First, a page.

T & R Boote


Location and period of operation:


T & R Boote





Earthenware, Parian ware, tile manufacturer - originally at the Central Pottery, Burslem, Stoke-on-Trent.

  • The original business was founded in 1842 Thomas Latham Boote and Richard Boote who rented the 3 bottle oven Central Pottery in Burslem.

  • Later the business moved to the Kilncroft Works and then around 1850 took over the Waterloo Pottery from Thomas Edwards.

  • At some time Edward Barker and John Mare Harrison were partners in the business, they left the partnership in 1861. 

  • Thomas Latham Boote retired September 1879 and the business was continues by Richard Boote with the help of the sons.

  • In 1891 Richard Boote died.

  • In 1894 the business became a limited liability company. 

  • For a brief period T & R Boote concurrently manufactured at the Portland Tile Works, Newcastle Street, Burslem. 

  • At sometime T & R Boote operated at the Hall Field Works in Hanley - in 1947 it was purchaed by Richards Tiles - at that time it manufactured about three thousand square yards per week of unglazed floor tiles.

  • In 1963 the business was taken over by Richards Tiles 


Types of ware manufactured: 

  • In a dispute with Copeland and Mintons over the invention of Parian ware, Thomas L Boote claimed to have first made parian in 1841 with E. Jones. 

  • By 1850 the company had begun producing tiles.

  • In 1865 the company started to produced unglazed pavement tiles. They took out a patent for 'Process for inlaying encaustic tiles with clay dust'.

  • By 1888 the production of decorated wear had stopped and production concentrated on white ironstone for the American market. 

  • In 1906 production concentrated on tile manufacture. 





"Messrs. T. & R. Boote, of Burslem, have very courteously supplied the following particulars relative to their establishment:- The firm was founded early in 1842 by Messrs. Thomas Latham Boote and Richard Boote, who commenced at the Central Pottery, Burslem, their original manufacture being Parian statuary and vases, of which a display was made in the first International Exhibition of 1851, and a prize medal awarded. The exhibit attracted, amongst others, the Prince Frederick William of Prussia (afterward the Emperor Frederick of Germany), who made a purchase.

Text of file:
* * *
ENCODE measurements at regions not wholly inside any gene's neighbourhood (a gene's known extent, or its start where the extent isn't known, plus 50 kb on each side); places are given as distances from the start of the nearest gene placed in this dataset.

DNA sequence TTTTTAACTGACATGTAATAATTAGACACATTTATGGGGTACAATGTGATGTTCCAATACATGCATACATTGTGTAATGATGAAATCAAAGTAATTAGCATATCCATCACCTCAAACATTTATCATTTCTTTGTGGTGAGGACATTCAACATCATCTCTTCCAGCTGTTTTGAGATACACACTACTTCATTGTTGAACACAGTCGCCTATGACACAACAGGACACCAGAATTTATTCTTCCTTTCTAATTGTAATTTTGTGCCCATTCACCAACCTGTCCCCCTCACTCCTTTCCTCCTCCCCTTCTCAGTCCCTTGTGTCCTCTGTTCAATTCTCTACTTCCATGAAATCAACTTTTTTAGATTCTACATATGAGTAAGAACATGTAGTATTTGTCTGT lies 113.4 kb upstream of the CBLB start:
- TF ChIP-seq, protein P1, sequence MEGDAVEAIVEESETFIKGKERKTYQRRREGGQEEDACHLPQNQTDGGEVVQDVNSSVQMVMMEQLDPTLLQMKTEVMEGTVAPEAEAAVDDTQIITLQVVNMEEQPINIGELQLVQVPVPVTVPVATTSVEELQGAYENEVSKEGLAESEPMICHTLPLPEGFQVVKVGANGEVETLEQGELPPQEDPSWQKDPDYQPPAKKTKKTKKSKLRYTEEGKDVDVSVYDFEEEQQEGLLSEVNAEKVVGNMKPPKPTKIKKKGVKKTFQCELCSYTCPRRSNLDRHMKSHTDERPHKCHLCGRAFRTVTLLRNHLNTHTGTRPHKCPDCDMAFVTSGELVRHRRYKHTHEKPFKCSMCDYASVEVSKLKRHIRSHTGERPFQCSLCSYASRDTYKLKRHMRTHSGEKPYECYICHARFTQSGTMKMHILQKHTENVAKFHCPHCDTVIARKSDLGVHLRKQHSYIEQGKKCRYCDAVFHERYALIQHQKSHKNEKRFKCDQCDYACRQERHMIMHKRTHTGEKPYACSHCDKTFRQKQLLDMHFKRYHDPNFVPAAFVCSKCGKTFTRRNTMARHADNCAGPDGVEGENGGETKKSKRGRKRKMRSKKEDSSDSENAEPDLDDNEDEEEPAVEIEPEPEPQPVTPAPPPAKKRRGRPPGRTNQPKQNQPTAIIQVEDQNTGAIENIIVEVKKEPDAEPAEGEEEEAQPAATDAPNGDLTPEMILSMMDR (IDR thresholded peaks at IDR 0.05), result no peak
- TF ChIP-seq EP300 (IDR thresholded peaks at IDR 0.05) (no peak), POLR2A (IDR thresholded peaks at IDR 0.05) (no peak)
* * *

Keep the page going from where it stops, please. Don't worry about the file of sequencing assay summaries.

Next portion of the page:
After a few years the Central Pottery was found too small, and the Kilncroft Works was occupied. Ultimatly, about the year 1850 the various works on the site of what is now called the Waterloo Potteries were purchased and occupied by Messrs. T. & R. Boote.

About the same time the manufacture of tiles, which had then been revived by Messrs. Minton, Hollins & Co., of Stoke-on-Trent, attracted the attention of Messrs. Boote, and they secured the premises on the west side of Waterloo Road, Burslem and there commenced a business which has grown to its present dimensions.

From time to time changes were made, and between the years 1850 and 1860 the manufacture of white earthenware (called white granite) was undertaken for the American market, the firm suffering very considerably, along with many others, during the American Civil War.

In September 1879 Mr. T. L. Boote retired from the firm, which passed solely into the hands of Mr. Richard Boote, who at that time, and until his death in 1891, was ably assisted in the management by his son Mr. Albert J. T. Boote, and later by his second son Mr. Richard Latham Boote, who, in conjunction with his brother Mr. Charles Edmund Boote, still controls the business, which since 1894 has been conducted as a private limited liability concern.

Prize medals were awarded at the London Exhibition of 1861 and the Calcutta Exhibition of 1883. The Blackwall Tunnel is one of the public works that have been tiles throughout by this firm"

Leadless decorative tiles, faience and mosaic - William James Furnival - 1904



London Gazette, March 26, 1861 

notice of the dissolution of the Partnership as earthenware manufacturers
 between Thomas Latham Boote and Richard Boote

John Mare Harrison and Edward Barker


London Gazette, August 16, 1861 

notice that John Mare Harrison left the business, which
was continued by Thomas Latham Boote and Richard Boote

London Gazette, September 19, 1879 

notice of the retirement of Thomas Latham Boote,
the business was continued by Richard Boote 



printed Shapoo mark with an impressed registration diamond 

T&R Boote
Stone China

the registration diamond is difficult to read but is from the 1842-67 period 

photos courtesy:  Janet McKenzie


flow-blue plate in the Shapoo pattern

The name Shapoo is thought to be an anglicised version of Chapu, a town near Nanking in China. The pattern contains elements of the famous Willow Pattern

This pattern was first produced by T & R Boote and continued by Thomas Hughes. By 1888 Boote had stopped manufacture of decorated ware and in the same year Hughes had expanded by purchasing the Longport Pottery from Davenport's. It is most likely that Hughes bought some of the transfer engravings (including Shapoo) from T & R Boote. 

T & R B


T & R B





T and R Boote
The Patent Tile Works, Burslem, Staffordshire

 The Pottery Gazette, American and Canadian Edition, January 1st 1880

T and R Boote Limited
Burslem, Staffordshire

July 1898 


a particularly fine example of T and R Boote tiles installed in the front porch of a house
in Burslem, Stoke-on-Trent 


the hallway of the same house 

photos courtesy: Nicola Hill 


Marks and initials used on ware for identification:  


T & R B


T B & S

click for further information on T & R Boote:


Kiln Croft


Hall Field 


examples of 
T & R Boote 

examples of 
T & R Boote


Questions, comments, contributions? email: Steve Birks